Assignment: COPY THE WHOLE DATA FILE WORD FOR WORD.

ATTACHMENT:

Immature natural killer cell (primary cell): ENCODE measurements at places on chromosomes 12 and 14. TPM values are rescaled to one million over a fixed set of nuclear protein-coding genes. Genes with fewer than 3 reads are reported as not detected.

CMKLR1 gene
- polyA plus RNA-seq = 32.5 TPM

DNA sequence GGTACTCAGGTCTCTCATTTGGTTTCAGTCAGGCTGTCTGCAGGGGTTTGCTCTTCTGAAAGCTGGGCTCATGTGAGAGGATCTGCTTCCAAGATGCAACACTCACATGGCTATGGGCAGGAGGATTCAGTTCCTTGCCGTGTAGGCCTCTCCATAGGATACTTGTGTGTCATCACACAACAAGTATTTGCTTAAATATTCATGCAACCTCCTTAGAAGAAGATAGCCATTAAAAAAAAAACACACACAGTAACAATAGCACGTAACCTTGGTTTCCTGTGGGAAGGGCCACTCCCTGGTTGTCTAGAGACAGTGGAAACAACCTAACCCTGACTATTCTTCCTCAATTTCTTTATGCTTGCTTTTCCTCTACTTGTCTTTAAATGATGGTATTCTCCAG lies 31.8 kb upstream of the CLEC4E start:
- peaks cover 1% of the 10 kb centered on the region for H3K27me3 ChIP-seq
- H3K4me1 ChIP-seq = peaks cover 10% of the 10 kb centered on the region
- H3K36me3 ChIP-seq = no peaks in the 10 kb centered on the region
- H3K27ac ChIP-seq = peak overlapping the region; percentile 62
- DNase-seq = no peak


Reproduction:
Immature natural killer cell (primary cell): ENCODE measurements at places on chromosomes 12 and 14. TPM values are rescaled to one million over a fixed set of nuclear protein-coding genes. Genes with fewer than 3 reads are reported as not detected.

CMKLR1 gene
- polyA plus RNA-seq = 32.5 TPM

DNA sequence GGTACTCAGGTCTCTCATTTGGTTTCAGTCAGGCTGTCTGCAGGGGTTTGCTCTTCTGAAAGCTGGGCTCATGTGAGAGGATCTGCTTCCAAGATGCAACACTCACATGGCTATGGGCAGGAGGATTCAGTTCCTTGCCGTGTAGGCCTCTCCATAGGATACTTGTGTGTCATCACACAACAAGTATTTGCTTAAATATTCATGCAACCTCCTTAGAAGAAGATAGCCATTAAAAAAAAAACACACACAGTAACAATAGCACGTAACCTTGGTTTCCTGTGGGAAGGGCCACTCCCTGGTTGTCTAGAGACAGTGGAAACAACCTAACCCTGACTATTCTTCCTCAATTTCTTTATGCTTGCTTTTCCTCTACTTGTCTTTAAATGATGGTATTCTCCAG lies 31.8 kb upstream of the CLEC4E start:
- peaks cover 1% of the 10 kb centered on the region for H3K27me3 ChIP-seq
- H3K4me1 ChIP-seq = peaks cover 10% of the 10 kb centered on the region
- H3K36me3 ChIP-seq = no peaks in the 10 kb centered on the region
- H3K27ac ChIP-seq = peak overlapping the region; percentile 62
- DNase-seq = no peak